1968 - 1969 - seventies >
Concerts at Logos - 1968
Nederlandse tekst over 10 jaar Logos 1968-1979
In the academic year 1968-1969 at the Ghent Royal Conservatory, a small group of progressive students found themselves together in a few seminars organized by the government in the Conservatories in an attempt to revitalize them a bit and to bring them in contact again with the realities of modern music culture from the lethargy in which they had deeply sunk.
Norbert Rosseau led the class on contemporary composition techniques. The students were: Mark Desmet, Emmy Meirlaen, Godfried-Willem Raes, Etienne Baert, Dirk Verschraegen.
Louis De Meester, who refused to enter a single foot into the conservatory, taught his class on 'Functional Music - Electronic Music', at the facilities of the University (the former IPEM studio). The students were: Mark Desmet, Emmy Meirlaen, Godfried-Willem Raes.
From these seminars grew Godfried-Willem Raes composition 'Logos 3:5', scored for piano, cello, oboe, violin and an automated electronic conductor, premiered in 1969. Particular about this piece was, that every player played his part in a different tempo. The relations between the tempi were derived from the ratio 3:5. Thus very complicated rhythms could be realized without making the notation awfully difficult. The electronic conductor, build by the composer, used flashing (colored) lights to establish the different tempos for the players.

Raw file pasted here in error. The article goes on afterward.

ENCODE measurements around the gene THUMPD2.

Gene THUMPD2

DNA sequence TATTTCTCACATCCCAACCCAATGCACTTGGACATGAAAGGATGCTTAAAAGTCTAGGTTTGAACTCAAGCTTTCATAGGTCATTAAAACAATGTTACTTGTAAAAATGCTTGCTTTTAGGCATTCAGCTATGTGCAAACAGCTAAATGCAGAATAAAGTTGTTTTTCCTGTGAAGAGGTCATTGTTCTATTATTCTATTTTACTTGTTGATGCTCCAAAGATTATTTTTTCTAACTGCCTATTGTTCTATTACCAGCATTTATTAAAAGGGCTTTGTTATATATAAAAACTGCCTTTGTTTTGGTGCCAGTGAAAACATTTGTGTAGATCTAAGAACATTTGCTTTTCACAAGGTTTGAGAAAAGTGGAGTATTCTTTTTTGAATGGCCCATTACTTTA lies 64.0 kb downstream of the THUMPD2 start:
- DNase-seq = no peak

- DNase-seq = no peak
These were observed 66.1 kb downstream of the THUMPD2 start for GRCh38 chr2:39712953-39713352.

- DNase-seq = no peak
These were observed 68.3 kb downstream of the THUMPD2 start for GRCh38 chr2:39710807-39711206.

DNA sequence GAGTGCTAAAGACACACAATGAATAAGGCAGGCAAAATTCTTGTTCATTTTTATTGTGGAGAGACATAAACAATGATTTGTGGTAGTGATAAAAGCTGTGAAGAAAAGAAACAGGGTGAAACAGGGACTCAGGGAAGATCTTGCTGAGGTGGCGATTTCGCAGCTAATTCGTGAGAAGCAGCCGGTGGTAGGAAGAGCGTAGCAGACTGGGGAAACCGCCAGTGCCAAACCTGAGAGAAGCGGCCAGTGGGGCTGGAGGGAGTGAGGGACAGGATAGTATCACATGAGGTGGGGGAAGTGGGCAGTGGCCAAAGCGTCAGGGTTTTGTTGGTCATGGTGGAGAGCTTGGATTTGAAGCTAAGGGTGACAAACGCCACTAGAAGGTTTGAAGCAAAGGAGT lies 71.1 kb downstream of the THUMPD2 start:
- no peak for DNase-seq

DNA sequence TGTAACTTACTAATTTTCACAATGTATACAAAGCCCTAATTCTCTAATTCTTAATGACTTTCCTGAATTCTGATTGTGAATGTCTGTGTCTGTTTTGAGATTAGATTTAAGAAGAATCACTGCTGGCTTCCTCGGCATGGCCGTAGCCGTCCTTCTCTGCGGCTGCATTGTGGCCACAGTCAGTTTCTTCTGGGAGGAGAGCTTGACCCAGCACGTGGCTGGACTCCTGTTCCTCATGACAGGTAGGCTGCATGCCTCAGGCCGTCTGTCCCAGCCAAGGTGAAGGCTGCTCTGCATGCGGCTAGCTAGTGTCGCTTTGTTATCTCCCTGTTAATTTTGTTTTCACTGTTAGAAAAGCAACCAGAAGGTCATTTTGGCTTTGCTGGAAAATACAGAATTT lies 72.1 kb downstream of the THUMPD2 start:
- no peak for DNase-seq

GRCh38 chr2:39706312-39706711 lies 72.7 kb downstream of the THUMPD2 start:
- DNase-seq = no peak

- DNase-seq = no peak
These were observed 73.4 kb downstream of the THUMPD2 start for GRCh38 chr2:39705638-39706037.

The Logos group was formed -they took the name only later on- by bringing together the musicians required and enthousiastic to perform this piece:
The group stayed together to perform this and other pieces in 1969, and became at the same time the nucleus of a contesting student group at the conservatory. Godfried-Willem Raes, who at the same time was enrolled at the Ghent State University to undertake studies in musicology, formed a bridge connecting to the general student movement which was very active that year... With Jan Emiel Daele (+) he organised the public debate on pornography, leading to an occupation of the university.
Last updated: 2001-11-18